I shouldn't wonder — though the writing is not his. And how odd the address is!" She lifted the parcel. Then, with a curious look of surprise and doubt, im- mediately put it down again. The outer covering was loose. She raised it — and uttered a second exclamation, while a rich colour, as of joy and uncertainty mingled, crept slowly into her face. There lay, wrapped in soft furs, a little babe— a tiny creature of only a few days or perhaps a week old. For a minute Laura stood irresolute; then again she lifted the little one, and carried it, covering and all, swiftly upstairs to her own room. It had been wrapped round and round in an immense fur cloak. Divesting it of this, which she locked for the present in on empty cupboard, and folding it carefully and gently in a warm shawl of her own, she quickly made her way down-stairs again, and was soon on her way to her sister's house.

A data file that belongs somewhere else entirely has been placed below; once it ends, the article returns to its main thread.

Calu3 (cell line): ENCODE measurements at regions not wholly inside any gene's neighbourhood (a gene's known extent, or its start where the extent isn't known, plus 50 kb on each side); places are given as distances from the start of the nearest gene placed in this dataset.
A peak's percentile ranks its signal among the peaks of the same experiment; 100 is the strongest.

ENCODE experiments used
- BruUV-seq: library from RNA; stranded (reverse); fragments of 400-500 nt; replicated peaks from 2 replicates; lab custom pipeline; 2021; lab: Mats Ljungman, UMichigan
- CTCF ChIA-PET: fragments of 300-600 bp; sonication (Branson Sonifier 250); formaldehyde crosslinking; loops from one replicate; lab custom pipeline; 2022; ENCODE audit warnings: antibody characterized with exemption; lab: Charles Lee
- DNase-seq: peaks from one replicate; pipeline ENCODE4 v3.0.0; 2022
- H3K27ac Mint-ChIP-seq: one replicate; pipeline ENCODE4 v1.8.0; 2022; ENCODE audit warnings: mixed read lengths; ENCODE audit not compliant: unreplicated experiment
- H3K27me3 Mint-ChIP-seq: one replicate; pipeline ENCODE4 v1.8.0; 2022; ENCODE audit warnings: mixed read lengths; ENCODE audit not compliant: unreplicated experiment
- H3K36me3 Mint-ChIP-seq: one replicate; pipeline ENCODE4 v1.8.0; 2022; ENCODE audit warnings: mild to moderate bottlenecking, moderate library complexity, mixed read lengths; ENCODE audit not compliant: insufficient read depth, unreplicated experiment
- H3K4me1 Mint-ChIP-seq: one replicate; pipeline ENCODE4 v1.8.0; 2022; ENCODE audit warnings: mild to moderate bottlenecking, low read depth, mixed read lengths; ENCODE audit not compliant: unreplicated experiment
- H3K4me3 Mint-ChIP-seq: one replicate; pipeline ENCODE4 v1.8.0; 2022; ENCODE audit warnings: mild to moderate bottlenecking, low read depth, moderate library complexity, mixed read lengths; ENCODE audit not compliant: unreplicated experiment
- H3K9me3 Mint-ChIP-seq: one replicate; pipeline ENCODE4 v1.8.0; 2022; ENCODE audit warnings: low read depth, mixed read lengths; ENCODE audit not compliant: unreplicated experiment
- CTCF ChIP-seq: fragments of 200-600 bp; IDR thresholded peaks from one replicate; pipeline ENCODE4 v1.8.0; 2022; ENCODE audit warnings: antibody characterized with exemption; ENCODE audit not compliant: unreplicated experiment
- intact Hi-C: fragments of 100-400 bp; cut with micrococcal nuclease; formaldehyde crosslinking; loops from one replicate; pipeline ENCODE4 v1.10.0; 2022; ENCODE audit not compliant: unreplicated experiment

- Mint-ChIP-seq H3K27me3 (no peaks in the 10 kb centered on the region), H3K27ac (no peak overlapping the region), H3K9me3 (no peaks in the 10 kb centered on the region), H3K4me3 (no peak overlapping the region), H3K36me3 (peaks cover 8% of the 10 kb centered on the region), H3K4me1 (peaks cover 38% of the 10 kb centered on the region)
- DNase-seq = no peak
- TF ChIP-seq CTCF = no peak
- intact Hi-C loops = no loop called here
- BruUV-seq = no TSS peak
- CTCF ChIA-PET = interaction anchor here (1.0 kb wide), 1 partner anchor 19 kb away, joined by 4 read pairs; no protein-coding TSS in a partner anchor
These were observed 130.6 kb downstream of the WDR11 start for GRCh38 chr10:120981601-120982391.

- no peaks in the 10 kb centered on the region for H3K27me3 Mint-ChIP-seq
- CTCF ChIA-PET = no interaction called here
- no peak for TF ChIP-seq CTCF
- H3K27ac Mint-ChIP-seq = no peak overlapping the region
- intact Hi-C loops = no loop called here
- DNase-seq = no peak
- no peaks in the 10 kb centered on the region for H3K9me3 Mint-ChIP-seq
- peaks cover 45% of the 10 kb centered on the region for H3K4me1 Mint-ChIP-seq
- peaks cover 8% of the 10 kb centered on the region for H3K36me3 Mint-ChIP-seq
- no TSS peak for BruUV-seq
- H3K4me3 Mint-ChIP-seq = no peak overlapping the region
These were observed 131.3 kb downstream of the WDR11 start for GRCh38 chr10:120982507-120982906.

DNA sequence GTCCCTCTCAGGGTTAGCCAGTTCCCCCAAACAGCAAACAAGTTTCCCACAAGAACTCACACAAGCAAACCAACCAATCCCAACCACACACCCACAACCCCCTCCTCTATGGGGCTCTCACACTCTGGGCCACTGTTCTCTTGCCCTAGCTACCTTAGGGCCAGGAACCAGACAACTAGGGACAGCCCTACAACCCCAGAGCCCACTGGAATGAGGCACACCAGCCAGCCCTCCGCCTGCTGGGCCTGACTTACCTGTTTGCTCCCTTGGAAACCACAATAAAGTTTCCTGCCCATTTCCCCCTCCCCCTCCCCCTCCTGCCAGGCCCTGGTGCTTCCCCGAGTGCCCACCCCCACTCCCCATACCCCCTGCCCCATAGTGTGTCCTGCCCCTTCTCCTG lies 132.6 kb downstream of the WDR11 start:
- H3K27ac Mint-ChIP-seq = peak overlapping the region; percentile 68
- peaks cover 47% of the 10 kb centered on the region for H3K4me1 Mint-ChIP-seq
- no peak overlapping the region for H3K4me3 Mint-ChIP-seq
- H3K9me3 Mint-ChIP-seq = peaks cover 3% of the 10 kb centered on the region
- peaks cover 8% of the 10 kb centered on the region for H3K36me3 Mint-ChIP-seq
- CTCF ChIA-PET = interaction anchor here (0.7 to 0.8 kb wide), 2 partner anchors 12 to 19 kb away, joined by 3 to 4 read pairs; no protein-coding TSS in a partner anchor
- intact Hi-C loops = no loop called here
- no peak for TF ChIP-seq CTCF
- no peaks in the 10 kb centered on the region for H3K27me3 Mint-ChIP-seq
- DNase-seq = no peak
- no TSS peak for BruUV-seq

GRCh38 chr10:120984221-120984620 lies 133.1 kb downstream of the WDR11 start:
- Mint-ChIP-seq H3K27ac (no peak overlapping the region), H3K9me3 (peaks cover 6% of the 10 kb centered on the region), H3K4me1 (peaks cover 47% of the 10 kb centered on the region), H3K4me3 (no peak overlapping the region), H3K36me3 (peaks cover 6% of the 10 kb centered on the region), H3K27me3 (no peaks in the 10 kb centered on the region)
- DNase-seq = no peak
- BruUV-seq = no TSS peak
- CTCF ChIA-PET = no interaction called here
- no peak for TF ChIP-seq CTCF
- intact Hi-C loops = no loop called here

The child was asleep, and she wished to keep it so for the present. Lightly she trod the snowy pathway, her heart beating with pleasure that would not be suppressed. Nevertheless, her mind was occupied in thinking deeply upon what had happened; and anxious thoughts would arise. It was a grave charge; she saw that, despite all her wish to take it upon herself. She stood at her sister's door, which was immediately opened by Susie her- self. "A happy Christmas to you darling, I saw you coming. But what have you got there?" "I do not suppose that you need ask, Susie! I found it on the door-step, but I have scarcely had time to look at it yet." Laura was by this time seated by the parlour fire, engaged in taking the little one out of the shawl, Susie meanwhile standing by in unqualified amazement. "I think I will thank you for your present Susie." "On the door-step!" exclaimed Susie, suddenly. "On, Laura, how could you take it. My present, indeed! Can you suppose that either John or I would do such a thing, now Laura?" Susie was quite in earnest, and almost angry. There was a pause. ''It is all the more puzzling, then," returned Laura at length. "Look here, Susie!" On the little band of the child's dress was written the name "Louise." Susie looked without speaking. "Isn't she little darling?" Laura went on. "I almost wish she would wake up. Just see what lovely little black curls she has!" "And what a dark skin!" rejoined Susie discontentedly. "A little stray gipsey, I daresay!" And now Laura's brother-in law entered, a short florid man, with easy agreeable manners; and he had to be told all. "Imagine," Susie wound up, in- dignantly, "being burdened in that manner with the care of a strange child! . Who can have done it? Some one who knows you, and your peculiar ideas, evidently, Laura!" "But, my dear Susie, you need not look like that! If I can take good and sensible care of the dear little mite, it will be my delight to do so." "Yes, but the thing is whether we can allow you to do so, Miss Laura," put in John, magisterially. "I should advise you to let me see a lawyer about it, and to give it up to somebody or other as quickly as may be." "If you all advise me together, I will not give it up!" returned Laura, with rising warmth. Little feet were now heard coming down the stairs. "Oh, well," said Susie, "a wilful woman must have her way. Here, children, come and look at Auntie Laurie's wonderful Christmas-box." CHAPTER III And so change came to Laura, as it comes to us all. The little one throve well, and Laura grew to love her dearly. She was two years and a half old now-— a pretty little lively toddling creature with sloe- black eyes, and crisp black curls, and bright sprightly ways, that were Laura's pride and pleasure every hour of her life. And she, Laura, no longer looked grave and quiet, not to say sad, as she had once done; but almost as bright as the child. She had long debated as to what the little thing should call her, but had finally decided that her simple Christian name would sound better and pleasanter to her than anything else. It was a warm and lovely summer evening, and Laura had been invited to spend if with her sister. School was over. During the past eighteen months Laura had found her duties rather a tie and a weariness at times, with the child; and she had, moreover, lost a few of her best scholars, solely on the little Louise's account; but she trusted that the worst was over now, and pushed bravely on. With pride she brushed out the pretty black curls, and arrayed the little one in a tiny rose-coloured frock, miniature white cloak, and little sun-hat. "And now," said she, in sweet loving tones, "Louise shall go with Lottie, to take tea with little Jackie and the rest." Upon which Miss Louise screamed out in silver tones of delight, and then said, in voice of baby music- "Put on pretty dress, Lottie!" And Laura who had now eyes for the little one, but not always for herself,